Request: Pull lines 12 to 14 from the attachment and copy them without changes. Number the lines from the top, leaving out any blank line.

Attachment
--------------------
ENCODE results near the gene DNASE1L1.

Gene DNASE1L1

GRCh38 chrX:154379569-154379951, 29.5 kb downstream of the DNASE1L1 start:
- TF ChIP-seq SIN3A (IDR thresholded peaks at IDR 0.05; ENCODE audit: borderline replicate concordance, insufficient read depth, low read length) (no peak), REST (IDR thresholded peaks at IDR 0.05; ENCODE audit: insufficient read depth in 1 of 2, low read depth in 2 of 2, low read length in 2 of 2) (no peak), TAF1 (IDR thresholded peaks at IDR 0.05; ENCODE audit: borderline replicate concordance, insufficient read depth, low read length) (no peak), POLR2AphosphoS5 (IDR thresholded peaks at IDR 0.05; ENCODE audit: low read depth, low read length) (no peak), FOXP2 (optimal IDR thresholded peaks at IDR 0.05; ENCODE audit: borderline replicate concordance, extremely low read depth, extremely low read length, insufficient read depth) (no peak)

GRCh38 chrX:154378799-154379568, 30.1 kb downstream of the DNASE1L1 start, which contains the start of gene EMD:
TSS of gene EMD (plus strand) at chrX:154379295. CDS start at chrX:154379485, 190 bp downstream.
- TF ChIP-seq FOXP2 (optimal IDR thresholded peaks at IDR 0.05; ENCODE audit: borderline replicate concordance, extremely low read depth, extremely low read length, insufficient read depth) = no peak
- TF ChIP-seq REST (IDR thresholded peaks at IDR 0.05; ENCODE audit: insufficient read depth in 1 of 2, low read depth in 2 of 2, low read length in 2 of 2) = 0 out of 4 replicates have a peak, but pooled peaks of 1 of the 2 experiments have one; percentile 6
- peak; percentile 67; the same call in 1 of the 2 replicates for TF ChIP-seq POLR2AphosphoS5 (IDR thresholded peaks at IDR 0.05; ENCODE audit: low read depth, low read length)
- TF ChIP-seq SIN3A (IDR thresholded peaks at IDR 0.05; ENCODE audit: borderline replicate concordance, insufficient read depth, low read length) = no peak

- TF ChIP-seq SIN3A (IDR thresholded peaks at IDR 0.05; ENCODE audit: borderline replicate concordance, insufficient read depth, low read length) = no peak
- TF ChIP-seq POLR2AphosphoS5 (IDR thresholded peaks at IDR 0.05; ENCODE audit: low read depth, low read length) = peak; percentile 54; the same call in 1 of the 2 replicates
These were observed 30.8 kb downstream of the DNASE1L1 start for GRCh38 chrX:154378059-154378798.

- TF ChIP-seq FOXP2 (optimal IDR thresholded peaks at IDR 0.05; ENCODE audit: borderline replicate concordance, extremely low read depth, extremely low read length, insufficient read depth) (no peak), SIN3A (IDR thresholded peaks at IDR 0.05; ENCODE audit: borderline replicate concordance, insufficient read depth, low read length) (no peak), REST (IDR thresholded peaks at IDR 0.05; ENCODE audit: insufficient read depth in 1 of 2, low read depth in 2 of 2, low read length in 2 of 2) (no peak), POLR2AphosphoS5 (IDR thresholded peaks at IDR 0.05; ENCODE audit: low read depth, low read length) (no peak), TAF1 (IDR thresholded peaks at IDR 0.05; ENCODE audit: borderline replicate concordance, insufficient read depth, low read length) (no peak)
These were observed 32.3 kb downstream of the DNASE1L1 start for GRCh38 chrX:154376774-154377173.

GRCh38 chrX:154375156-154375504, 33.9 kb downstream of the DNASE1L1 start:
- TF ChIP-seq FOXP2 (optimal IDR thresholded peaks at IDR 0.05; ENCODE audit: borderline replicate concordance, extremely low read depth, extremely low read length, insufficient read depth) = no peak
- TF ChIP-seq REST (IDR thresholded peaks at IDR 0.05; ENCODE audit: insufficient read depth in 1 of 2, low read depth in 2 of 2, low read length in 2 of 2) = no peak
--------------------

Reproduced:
- TF ChIP-seq POLR2AphosphoS5 (IDR thresholded peaks at IDR 0.05; ENCODE audit: low read depth, low read length) = peak; percentile 54; the same call in 1 of the 2 replicates
These were observed 30.8 kb downstream of the DNASE1L1 start for GRCh38 chrX:154378059-154378798.

- TF ChIP-seq FOXP2 (optimal IDR thresholded peaks at IDR 0.05; ENCODE audit: borderline replicate concordance, extremely low read depth, extremely low read length, insufficient read depth) (no peak), SIN3A (IDR thresholded peaks at IDR 0.05; ENCODE audit: borderline replicate concordance, insufficient read depth, low read length) (no peak), REST (IDR thresholded peaks at IDR 0.05; ENCODE audit: insufficient read depth in 1 of 2, low read depth in 2 of 2, low read length in 2 of 2) (no peak), POLR2AphosphoS5 (IDR thresholded peaks at IDR 0.05; ENCODE audit: low read depth, low read length) (no peak), TAF1 (IDR thresholded peaks at IDR 0.05; ENCODE audit: borderline replicate concordance, insufficient read depth, low read length) (no peak)